Earlier this year I posted about the Arizona Republican Party’s Winter State Committee Meeting, This week in the Arizona GOP’s war on democracy, at which the AZ GOP made it abundantly clear that they want nothing to do with so-called “independent” (no party preference) voters.
Independents are part of “the international Communist conspiracy to sap and impurify all of our precious bodily fluids.” (Dr. Strangelove). Tea-Publicans really do not want independents playing in their primary election, and adopted resolutions to exclude independent voters from their primaries:
There was a “Resolution Urging The Institution of Caucuses to Nominate Candidates for General Elections,” because “Republicans should nominate Republicans without the threat of outside interference.” In other words, the Arizona GOP is opposed to Arizona’s semi-closed primaries in which registered independents are allowed to vote. They want a caucus where only the GOP crazy base is allowed to vote to preserve the purity and sanctity of the “precious bodily fluids” of the Arizona GOP. In fact, the resolution calls for an amendment to the Arizona Constitution “to allow parties to nominate candidates for each partisan office by caucus.”
In other words, no primary elections, and presumably the end of nonpartisan elections, and you registered independent/no party preference voters can all go to hell! I would recommend to all registered independent/no party preference voters that you send the Arizona GOP the same message this fall.
On second thought, independent voters can retaliate against the AZ GOP right now by playing in their primary election. The AZ GOP still wants nothing to do with independent (no party preference) voters, as the Arizona Capitol Times (subscription required) reports today. Closing ranks: As more AZ independents vote in primary, GOP eyes closing them:
The number of independents voting in the partisan primary election on Aug. 26 is expected to surge this year. And with nearly all the primary election action concentrated on the Republican side, independents are overwhelmingly choosing to vote in the GOP primary.
As a result, Republican Party leaders are concerned about independents’ potential to water down the party’s influence and lead to more moderate Republicans getting nominated.
Republican leaders are reacting by attempting to close the GOP primary system to independents in 2016 and beyond. The approach would be to allow only registered Republicans to vote in the primary or move to a caucus system in which the precinct committeemen choose the Republican nominee for office.
Maricopa County Republican Party Chair A.J. LaFaro is one of many Republicans calling for closing the primary to fend off the moderating influence of independents. He argues that closing the primary or moving to a caucus system would give Republicans the ability to hold accountable candidates who are Republicans in name only.
And the movement — motivated by fear that independents will help select candidates who are not faithful to the Republican Party platform — is gaining momentum.
“The nominating process, I think, should be reserved for those individuals who are of the party,” LaFaro said. “We’ll absolutely be looking very hard for that before the (2016) election.”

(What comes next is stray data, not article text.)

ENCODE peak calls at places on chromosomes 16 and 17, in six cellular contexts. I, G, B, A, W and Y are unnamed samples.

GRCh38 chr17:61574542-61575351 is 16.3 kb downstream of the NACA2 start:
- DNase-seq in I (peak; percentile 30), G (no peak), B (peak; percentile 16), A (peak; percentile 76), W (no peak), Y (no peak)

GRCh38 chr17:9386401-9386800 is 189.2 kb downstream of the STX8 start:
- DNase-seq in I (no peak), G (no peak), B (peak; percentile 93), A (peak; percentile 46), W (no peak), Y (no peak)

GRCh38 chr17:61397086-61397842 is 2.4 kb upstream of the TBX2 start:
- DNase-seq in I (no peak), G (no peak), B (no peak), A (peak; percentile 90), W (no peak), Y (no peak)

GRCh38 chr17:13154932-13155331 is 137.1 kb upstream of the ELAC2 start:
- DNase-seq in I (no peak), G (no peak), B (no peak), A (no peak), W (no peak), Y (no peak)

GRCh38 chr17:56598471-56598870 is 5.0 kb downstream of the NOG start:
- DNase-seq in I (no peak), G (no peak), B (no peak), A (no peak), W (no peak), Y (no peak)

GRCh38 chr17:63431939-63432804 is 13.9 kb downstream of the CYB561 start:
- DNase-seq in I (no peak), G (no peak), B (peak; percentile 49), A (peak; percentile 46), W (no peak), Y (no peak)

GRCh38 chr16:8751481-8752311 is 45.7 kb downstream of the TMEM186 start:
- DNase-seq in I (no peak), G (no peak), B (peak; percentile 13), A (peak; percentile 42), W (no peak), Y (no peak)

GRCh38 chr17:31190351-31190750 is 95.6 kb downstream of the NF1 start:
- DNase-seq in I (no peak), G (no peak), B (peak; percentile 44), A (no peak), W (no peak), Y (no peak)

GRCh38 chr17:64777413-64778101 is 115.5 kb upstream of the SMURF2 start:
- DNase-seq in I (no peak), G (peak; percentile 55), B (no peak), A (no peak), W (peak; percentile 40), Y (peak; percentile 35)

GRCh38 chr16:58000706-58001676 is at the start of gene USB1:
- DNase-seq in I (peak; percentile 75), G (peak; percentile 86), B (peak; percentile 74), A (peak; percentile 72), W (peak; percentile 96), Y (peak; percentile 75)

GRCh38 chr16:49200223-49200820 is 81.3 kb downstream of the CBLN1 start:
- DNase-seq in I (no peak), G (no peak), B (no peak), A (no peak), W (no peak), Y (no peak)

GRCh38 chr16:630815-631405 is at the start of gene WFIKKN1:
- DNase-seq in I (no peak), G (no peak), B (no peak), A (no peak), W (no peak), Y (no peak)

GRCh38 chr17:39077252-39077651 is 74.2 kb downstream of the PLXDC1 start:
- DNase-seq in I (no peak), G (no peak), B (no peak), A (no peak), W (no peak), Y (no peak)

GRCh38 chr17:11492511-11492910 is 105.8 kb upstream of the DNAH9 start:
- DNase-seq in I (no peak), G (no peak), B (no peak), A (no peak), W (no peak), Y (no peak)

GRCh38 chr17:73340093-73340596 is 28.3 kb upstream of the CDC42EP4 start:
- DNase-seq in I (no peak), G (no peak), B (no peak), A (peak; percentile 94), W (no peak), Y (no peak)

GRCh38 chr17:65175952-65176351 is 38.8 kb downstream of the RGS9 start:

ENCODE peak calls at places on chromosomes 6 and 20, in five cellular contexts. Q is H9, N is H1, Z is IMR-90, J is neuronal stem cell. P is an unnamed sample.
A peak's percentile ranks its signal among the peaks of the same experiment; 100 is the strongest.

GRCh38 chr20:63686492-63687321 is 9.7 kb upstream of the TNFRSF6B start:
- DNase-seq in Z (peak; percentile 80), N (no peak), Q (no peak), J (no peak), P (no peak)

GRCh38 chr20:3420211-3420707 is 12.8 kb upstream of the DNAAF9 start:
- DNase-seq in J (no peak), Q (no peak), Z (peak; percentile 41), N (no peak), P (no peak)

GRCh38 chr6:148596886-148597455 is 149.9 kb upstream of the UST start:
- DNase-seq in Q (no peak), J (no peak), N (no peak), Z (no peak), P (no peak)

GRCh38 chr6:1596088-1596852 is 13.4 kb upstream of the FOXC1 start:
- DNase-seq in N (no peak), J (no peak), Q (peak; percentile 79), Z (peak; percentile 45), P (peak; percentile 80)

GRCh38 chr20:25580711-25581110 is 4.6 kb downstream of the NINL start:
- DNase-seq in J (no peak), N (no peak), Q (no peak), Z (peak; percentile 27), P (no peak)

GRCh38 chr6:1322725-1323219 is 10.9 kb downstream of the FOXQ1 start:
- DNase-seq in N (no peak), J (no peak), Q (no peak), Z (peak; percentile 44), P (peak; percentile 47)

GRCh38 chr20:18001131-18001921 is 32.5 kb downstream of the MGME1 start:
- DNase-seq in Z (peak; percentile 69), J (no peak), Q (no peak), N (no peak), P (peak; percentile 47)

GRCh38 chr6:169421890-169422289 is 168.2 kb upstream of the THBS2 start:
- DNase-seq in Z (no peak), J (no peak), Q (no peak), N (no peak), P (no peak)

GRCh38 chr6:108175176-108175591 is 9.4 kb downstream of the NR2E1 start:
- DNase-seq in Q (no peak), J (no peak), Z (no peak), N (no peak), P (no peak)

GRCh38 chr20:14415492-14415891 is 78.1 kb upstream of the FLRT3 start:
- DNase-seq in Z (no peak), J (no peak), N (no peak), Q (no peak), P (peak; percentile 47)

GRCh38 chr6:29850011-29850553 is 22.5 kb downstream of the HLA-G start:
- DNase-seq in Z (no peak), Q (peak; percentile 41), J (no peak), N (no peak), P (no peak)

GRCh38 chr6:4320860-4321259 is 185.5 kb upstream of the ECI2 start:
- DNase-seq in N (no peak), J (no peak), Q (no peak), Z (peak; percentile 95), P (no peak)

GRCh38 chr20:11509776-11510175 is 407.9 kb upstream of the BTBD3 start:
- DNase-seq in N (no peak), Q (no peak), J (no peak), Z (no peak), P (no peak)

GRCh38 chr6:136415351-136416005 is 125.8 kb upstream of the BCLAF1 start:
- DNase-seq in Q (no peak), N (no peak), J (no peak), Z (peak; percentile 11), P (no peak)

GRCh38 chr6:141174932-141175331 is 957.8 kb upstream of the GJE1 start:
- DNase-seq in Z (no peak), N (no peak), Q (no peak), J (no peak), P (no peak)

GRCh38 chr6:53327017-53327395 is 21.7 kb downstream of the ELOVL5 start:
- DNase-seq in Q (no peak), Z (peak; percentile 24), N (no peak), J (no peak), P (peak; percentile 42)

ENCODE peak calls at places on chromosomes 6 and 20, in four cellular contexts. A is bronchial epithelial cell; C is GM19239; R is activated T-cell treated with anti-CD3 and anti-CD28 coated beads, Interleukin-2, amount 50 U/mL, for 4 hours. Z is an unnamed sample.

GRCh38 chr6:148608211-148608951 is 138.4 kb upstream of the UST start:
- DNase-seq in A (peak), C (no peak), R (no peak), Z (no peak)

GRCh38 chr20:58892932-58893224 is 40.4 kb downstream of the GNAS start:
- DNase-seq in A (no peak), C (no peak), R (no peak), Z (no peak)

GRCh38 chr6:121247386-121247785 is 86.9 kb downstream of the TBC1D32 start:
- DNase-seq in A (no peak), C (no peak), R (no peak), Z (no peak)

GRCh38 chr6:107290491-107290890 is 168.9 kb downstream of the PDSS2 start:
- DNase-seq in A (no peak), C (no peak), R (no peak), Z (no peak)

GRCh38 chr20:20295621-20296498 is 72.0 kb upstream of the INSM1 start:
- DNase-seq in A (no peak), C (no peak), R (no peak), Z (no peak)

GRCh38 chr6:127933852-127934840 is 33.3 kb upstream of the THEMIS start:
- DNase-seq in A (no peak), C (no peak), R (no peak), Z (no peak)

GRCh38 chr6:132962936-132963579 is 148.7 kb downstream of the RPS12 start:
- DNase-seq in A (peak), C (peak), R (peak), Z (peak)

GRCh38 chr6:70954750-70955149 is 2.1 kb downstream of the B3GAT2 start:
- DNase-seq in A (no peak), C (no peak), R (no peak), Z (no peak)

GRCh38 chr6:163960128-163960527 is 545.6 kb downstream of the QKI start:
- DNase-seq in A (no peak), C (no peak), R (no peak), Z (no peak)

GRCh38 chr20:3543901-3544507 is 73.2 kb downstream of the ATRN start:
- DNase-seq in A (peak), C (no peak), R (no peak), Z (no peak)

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Republican Party leaders argue the increase in independents voting in the Republican primary could lead to the party nominating candidates who don’t hold true to the party platform.
“(Independents) can dilute the Republican platform, the Republican values. Those individuals who are independent voters, if they had strong conservative values, then they would be a Republican,” LaFaro said.
He said the party nominating process should be for members of the party — those who actually subscribe to the GOP ideals, instead of unaffiliated voters who just decide to pull a Republican ballot because that is where the action is.
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In January, the Maricopa County Republican Committee voted overwhelmingly in favor of a resolution to “encourage our party’s leadership to immediately take all actions needed to close our primary.”
The resolution stated that Arizona’s semi-open primary process allows “those who do not subscribe to the principles of this party to vote in our primary elections” and allows independents to choose a GOP nominee who is not a “true” Republican.
The statement alleged that independents do this with malice.
“Non-Republicans (vote in the primary) to hurt the nomination choice of the registered party candidate to run in the general election,” the resolution states.
Also in January, the Republican state committee overwhelmingly supported a resolution urging the party to move toward a caucus system in which the precinct committeemen to select the GOP nominees for partisan offices.
Drawing on the First Amendment right of free association, the resolution states that “Republicans should nominate Republican candidates without the threat of outside interference.”
The committeemen called on GOP lawmakers to refer to the ballot an amendment to the Arizona Constitution to allow parties to nominate candidates by caucus, and urged county parities to adopt similar resolutions.
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But independents say that any attempt to close the primary or move to a caucus system could backfire on the Republican Party.
Independents make up the largest group of voters in Arizona, and the AZ GOP does not want you. This is your opportunity to retaliate against the AZ GOP by playing in their primary.
Then remember in November that the Democratic Party does want your vote, is actively seeking your vote, and welcomes you into the party. You have a home in the Arizona Democratic Party.